Friday, February 19, 2021

Facebook blocks news feeds in Australia, but that's OK

Kudos to Australia for sticking to their guns and insisting that Facebook pay for the Australian press news stories they feature in their news feeds, despite threats from Zuckerberg & Co that it would block news-sharing on its platform in Australia.

Well, Facebook has made good on its threats, but that's not necessarily a bad thing. Facebook users are the ultimate in lazy surfers, content to suck up whatever Facebook's algorithms throw at them, happy in their little confirmation bias bubble. And much of this is fake news, as we well know from four years of Trump rule. Now, if they want news, they have to go look for the source, not just whatever skewed angles Facebook pushes at them, maybe subscribe to local media companies, and be subjected to local news compamies' advertisements, not Facebook's.

Interestingly, Google, when faced with the same ultimatum from Australia, caved, and has struck deals with Australian publishers for the use of their news stories. Which, it seems to me, is the right thing to do, morally. Google 1, Facebook 0.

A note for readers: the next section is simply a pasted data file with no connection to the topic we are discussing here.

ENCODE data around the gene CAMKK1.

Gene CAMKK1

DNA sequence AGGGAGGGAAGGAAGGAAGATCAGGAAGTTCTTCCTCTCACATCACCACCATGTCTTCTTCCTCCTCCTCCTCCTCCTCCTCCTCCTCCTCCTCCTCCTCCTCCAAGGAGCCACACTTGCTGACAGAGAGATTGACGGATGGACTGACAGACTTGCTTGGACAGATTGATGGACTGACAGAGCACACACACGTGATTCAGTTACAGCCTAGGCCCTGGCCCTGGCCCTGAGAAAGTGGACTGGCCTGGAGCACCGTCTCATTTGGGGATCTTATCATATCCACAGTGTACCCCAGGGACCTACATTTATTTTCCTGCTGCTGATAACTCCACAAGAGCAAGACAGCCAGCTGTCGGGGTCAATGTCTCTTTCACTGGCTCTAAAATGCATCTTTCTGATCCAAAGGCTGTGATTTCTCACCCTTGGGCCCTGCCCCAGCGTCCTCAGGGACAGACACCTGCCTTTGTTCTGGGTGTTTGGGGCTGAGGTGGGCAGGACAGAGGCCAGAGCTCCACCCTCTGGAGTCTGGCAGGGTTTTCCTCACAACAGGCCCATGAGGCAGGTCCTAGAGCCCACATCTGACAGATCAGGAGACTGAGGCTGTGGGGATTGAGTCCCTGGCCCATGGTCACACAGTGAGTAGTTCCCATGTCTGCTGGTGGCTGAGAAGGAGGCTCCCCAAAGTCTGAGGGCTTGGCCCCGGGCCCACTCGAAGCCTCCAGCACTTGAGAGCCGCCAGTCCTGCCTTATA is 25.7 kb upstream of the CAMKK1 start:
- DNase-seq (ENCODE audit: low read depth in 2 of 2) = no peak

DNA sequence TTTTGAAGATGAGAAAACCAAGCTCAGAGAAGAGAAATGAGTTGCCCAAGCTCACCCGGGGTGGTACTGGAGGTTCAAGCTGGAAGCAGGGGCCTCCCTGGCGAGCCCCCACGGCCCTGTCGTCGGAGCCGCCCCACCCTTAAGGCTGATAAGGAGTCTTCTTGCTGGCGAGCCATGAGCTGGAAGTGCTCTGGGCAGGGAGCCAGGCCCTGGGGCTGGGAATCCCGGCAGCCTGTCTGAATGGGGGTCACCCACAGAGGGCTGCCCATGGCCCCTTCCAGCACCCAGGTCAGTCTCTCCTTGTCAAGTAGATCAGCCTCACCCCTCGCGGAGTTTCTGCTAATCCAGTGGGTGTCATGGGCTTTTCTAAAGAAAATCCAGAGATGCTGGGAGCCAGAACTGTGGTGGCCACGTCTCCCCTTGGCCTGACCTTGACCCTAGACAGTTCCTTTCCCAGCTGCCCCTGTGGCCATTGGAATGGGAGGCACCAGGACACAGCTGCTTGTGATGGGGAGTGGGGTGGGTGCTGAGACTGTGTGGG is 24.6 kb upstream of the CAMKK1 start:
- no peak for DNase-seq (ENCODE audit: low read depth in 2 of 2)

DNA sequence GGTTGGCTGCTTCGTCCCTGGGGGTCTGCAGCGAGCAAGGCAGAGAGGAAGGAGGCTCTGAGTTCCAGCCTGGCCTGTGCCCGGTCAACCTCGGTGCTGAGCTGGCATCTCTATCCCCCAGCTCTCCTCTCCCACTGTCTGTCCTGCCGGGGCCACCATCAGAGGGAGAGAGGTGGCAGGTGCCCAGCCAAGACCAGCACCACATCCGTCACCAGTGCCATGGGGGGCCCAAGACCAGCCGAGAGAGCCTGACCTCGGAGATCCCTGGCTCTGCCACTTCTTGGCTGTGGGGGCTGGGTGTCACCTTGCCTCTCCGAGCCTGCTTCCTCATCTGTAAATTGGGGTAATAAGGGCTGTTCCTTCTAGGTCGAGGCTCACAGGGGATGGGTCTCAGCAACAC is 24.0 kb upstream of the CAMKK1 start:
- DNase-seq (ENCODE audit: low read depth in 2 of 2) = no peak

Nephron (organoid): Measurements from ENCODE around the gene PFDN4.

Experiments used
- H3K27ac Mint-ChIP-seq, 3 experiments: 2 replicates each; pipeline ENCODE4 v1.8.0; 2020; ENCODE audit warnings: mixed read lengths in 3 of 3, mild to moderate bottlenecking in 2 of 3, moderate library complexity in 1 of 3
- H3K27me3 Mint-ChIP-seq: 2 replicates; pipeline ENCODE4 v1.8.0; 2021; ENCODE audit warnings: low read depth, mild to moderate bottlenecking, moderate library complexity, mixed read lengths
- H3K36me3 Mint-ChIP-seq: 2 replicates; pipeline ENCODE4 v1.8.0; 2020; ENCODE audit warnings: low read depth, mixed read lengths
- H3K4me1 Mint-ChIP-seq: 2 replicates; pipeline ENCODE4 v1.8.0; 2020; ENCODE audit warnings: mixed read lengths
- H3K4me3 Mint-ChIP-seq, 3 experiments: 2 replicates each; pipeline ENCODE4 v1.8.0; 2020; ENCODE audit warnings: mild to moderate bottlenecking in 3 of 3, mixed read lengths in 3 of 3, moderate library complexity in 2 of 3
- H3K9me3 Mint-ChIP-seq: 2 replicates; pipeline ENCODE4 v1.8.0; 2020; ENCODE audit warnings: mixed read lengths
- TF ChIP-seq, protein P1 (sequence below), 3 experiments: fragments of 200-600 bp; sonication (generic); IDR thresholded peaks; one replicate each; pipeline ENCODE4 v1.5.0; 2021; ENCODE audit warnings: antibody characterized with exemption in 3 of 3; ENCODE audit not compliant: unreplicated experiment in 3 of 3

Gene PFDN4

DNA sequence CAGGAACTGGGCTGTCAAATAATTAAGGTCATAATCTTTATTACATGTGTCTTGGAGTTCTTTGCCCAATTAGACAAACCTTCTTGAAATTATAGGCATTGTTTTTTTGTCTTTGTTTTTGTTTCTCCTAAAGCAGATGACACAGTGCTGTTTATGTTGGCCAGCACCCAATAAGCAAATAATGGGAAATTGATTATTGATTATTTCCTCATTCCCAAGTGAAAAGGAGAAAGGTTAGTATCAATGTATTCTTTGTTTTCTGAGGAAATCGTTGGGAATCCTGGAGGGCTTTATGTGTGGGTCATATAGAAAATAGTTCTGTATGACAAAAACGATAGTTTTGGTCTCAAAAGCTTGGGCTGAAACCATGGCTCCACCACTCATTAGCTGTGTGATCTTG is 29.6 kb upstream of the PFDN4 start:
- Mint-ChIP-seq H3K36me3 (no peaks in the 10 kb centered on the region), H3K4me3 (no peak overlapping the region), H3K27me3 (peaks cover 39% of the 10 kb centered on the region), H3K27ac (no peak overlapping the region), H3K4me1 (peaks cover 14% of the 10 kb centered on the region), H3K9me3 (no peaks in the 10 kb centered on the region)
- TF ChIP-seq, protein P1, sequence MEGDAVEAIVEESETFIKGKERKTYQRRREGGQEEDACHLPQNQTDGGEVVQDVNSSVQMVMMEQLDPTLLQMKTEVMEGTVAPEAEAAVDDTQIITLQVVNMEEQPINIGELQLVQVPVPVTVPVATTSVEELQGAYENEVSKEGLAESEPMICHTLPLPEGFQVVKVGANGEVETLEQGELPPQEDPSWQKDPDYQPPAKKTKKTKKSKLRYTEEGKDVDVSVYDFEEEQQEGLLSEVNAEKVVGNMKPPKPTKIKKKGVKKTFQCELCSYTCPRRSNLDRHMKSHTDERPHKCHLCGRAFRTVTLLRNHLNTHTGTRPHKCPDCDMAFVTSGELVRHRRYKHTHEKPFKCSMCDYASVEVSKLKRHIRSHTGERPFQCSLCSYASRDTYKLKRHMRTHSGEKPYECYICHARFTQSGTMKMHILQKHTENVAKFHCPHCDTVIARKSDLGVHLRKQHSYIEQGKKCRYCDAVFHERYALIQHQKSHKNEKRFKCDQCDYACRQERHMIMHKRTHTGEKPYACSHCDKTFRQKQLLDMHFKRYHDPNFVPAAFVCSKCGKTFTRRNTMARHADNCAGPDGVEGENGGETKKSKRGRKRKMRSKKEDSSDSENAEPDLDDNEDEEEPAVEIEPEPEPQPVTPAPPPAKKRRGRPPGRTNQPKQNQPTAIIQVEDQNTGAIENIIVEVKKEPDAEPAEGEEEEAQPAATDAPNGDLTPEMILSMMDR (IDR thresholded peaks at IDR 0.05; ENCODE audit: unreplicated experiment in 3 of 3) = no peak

Other countries are taking note of all this, including Canada, which issued a stern rebuke to Facebook. Canadian Heritage Minister Steven Guilbeault: "I must condemn what Facebook is doing. I think what Facebook is doing in Australia is highly irresponsible and compromises the safety of many Australian people." Guilbeault has recently met with counterparts from Australia, Finland, France, and Germany to discuss a common front on dealing with the mews policies of Facebook, Google and others.

Surely, a company full of supposedly bright young things can figure this out (Google did). Paying for what they use will not bankrupt Facebook. Many media publishers, on the other hand, could well find themselves out of business in the next few years unless something changes.


As could have been expected, after days of outraged bluster and vocal recriminations, Facebook quietly caved, and agreed to pay Australian news outlets for their content

Not content with an anticlimactic, and possibly negatively-perceived, news report, they even pledged to invest over $1 billion in the news industry over the next few years. They will probably need it, as other countries follow Australia, realizing that -imagine! - they too can get paid for what they produce.

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